Bridging Disciplinary Boundaries (January 11 - 14, 2007)


Using Geographic Information Systems to Examine Health Access for Immigrant Communities in Los Angeles County

Dennis T. Kao, MSW, University of Southern California.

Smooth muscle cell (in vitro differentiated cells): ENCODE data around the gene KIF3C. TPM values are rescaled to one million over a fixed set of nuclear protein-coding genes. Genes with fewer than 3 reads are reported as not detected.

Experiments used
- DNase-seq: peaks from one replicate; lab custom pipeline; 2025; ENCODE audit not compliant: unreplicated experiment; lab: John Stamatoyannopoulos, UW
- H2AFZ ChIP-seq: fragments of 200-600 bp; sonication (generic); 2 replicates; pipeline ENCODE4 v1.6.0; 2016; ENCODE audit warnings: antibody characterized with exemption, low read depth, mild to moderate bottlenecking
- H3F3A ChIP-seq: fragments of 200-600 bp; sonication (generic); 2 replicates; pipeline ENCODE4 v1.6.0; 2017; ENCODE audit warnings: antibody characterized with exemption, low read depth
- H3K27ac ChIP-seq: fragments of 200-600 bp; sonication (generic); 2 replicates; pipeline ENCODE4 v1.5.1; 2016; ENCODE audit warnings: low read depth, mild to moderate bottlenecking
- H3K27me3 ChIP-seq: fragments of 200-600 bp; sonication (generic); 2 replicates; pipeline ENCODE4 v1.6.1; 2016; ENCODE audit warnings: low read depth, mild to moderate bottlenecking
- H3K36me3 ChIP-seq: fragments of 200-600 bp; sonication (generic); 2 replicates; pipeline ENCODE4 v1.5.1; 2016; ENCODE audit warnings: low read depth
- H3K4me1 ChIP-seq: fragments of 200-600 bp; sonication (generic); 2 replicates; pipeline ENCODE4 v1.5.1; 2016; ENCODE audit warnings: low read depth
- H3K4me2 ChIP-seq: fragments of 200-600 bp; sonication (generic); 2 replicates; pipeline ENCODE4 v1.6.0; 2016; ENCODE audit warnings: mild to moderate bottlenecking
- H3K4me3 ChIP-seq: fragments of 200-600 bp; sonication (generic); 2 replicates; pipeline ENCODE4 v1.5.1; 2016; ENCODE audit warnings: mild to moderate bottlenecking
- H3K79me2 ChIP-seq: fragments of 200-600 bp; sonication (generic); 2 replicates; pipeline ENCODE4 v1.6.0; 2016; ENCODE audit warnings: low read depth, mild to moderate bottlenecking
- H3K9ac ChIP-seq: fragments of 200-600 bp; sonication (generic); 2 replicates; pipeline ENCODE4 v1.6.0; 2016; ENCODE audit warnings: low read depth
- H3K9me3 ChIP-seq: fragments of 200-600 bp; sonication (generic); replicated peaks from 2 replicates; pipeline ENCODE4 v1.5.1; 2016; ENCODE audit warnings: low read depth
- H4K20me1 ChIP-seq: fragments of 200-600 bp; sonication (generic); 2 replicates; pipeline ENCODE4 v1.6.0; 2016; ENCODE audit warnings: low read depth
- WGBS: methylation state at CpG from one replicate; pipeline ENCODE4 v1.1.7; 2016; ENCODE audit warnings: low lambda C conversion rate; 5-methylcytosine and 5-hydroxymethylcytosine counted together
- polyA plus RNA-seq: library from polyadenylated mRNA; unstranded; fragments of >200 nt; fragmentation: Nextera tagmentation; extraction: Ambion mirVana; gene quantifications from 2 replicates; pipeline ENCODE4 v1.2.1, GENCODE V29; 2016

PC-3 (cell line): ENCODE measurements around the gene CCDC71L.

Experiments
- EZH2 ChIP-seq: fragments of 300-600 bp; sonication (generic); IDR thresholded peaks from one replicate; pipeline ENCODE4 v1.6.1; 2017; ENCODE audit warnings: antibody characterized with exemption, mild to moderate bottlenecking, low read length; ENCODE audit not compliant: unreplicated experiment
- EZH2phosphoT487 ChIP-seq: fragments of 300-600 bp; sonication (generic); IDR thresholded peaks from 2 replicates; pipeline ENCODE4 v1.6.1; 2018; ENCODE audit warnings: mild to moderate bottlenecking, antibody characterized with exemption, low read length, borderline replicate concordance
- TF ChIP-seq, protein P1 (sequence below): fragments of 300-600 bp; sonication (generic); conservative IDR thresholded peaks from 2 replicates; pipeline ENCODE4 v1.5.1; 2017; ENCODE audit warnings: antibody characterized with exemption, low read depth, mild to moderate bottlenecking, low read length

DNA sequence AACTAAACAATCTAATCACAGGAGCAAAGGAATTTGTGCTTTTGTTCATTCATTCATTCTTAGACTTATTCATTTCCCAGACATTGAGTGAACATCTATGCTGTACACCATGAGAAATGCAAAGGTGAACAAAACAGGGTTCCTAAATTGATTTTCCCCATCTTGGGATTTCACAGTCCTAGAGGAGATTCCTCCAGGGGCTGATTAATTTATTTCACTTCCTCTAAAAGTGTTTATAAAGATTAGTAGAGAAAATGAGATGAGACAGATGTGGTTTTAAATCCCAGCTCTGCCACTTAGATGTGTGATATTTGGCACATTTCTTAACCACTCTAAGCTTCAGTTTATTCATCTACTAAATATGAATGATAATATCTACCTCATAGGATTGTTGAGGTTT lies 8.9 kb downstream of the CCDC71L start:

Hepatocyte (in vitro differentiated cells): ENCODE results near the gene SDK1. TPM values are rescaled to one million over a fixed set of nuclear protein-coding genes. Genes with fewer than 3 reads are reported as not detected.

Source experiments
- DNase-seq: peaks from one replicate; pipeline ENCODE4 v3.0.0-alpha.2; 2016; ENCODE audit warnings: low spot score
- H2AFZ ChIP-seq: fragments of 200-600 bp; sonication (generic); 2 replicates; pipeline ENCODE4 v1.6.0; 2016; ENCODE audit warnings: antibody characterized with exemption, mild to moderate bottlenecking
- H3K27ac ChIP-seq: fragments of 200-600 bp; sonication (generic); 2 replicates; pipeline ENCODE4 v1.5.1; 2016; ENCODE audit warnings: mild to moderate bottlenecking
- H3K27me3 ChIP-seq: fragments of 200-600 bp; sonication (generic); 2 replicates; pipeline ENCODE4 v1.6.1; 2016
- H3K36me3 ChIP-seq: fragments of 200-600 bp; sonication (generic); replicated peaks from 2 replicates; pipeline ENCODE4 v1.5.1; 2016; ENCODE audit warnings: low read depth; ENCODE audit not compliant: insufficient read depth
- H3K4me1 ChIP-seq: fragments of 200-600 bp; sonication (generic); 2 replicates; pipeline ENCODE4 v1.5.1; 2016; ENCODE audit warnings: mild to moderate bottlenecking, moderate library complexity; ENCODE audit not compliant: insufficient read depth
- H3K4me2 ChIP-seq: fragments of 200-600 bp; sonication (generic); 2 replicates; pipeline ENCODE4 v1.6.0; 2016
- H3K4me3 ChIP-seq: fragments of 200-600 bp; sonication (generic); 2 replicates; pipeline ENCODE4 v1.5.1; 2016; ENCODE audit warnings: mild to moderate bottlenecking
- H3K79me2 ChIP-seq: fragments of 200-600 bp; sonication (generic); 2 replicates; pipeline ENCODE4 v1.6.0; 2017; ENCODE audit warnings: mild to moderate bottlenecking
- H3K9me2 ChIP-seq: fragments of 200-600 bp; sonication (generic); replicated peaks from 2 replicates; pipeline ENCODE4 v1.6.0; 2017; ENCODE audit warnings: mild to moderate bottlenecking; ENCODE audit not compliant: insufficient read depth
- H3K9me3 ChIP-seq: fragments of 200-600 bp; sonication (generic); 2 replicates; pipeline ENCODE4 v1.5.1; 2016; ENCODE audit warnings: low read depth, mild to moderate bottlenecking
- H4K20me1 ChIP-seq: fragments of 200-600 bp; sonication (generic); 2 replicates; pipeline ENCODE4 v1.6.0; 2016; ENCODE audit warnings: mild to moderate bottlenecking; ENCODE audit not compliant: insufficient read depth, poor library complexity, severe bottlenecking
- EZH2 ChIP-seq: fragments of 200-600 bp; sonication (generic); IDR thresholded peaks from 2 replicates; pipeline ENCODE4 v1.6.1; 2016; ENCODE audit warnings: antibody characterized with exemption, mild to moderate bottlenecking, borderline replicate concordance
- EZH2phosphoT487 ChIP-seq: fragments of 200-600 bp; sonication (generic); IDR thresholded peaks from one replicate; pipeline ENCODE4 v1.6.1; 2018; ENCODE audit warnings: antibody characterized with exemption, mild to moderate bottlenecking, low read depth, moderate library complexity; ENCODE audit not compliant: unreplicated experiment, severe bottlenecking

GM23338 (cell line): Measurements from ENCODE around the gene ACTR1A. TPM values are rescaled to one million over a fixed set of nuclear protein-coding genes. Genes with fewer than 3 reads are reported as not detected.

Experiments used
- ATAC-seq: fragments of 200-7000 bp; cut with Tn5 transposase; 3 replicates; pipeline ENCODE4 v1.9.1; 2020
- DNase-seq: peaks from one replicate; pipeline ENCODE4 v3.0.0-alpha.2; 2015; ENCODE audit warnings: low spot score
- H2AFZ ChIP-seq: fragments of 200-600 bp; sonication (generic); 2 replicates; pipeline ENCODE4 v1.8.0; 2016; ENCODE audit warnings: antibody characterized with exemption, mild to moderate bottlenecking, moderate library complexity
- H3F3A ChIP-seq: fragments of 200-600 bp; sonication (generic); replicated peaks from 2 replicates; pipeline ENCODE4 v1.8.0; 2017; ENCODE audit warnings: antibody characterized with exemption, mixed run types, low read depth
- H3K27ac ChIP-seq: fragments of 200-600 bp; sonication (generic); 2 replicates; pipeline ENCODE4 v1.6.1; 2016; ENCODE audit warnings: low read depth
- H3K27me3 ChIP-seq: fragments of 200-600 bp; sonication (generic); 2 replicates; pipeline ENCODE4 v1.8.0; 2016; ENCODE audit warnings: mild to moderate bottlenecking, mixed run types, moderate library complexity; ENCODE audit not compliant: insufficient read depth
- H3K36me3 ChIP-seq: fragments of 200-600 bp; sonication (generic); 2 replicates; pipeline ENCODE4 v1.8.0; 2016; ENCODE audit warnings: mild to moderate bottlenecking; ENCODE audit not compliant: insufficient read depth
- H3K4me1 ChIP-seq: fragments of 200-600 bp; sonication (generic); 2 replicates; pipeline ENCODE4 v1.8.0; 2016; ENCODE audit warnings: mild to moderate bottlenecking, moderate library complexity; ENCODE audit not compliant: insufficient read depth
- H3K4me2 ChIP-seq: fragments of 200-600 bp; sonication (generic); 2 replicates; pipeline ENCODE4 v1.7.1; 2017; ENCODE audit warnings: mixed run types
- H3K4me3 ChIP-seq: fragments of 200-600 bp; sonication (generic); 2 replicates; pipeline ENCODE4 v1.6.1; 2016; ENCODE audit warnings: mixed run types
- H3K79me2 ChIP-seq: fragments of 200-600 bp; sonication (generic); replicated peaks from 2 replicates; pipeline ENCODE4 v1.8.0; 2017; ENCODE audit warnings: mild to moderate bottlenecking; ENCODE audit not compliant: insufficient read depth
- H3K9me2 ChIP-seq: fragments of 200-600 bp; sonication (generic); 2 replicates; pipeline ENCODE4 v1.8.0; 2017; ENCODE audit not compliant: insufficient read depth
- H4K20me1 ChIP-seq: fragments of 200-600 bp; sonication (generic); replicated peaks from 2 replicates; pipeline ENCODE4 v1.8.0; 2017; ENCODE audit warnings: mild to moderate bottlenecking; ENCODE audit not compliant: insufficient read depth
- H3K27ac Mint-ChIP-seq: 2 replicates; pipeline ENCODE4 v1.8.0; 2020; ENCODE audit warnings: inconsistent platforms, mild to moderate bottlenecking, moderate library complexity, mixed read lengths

PURPOSE: This study utilizes Geographic Information Systems (GIS) to examine the issue of health access for immigrant communities in Los Angeles County. Immigration can drastically alter local constituencies, especially in large urban areas, such as Los Angeles County that tend to attract large numbers of immigrants. Both the magnitude and rate of this growth translates to tremendous challenges for the local health delivery system. Among the array of health access barriers immigrants face, spatial accessibility – which refers to the geographic availability and accessibility of local health services – has been shown to be an important factor in either impeding or facilitating the capacity of individuals to access health services. To date, very little research has focused on the issue of spatial accessibility as it applies to immigrant populations or communities. METHODS: This analysis utilized GIS software and spatial analytical methods to derive a series of map layers that can be then compared to assess for the existence of significant spatial patterns. Kernel density methods were conducted to create a spatial accessibility map layer, which reflects the average health facility-to-population ratio in each census tract. Local spatial autocorrelation statistics were used to identify groupings of census tracts with similarly high and low concentrations of immigrants, i.e. “hot” and “cold” spots (at significance levels of p < .05). The resulting map layers were then overlaid with one another and visually assessed. RESULTS: Examination of the derived map layers suggest that high-immigrant communities tend to more concentrated in areas with lower levels of spatial accessibility, compared to low-immigrant communities. There, however, appears to be some regional variation, with slightly different spatial patterns occurring in the western region versus the eastern region of the county. With the exception of the Central/East Los Angeles area, communities with the highest concentration of immigrants are located in areas with medium-low to low levels of spatial accessibility. The high levels in the Central/East LA area might be attributed to its location in one of the county's primary “urban centers.” IMPLICATIONS: Given the important role that ethnic clustering plays in the residential patterns of immigrants, more focus on these geographic dimensions of health access can potentially lead to a better understanding of the health utilization patterns in immigrant or other ethnic communities. This type of analysis can prove to be helpful for policymakers, administrators, and providers in the ongoing effort to make quality health care accessible to an ever-changing population. The findings in this study suggest that geography does, in fact, matter and that the location of health facilities – without a long-term strategy that considers population change – can disproportionately affect certain groups or communities. More broadly, this study attempts to show that GIS can be a powerful tool that allows policymakers, planners, and social workers to identify gaps in the current service delivery system and therefore, can greatly facilitate the planning process. However, despite advances in technology and the proliferation of more user-friendly software, GIS remains seriously underutilized in social work research and practice.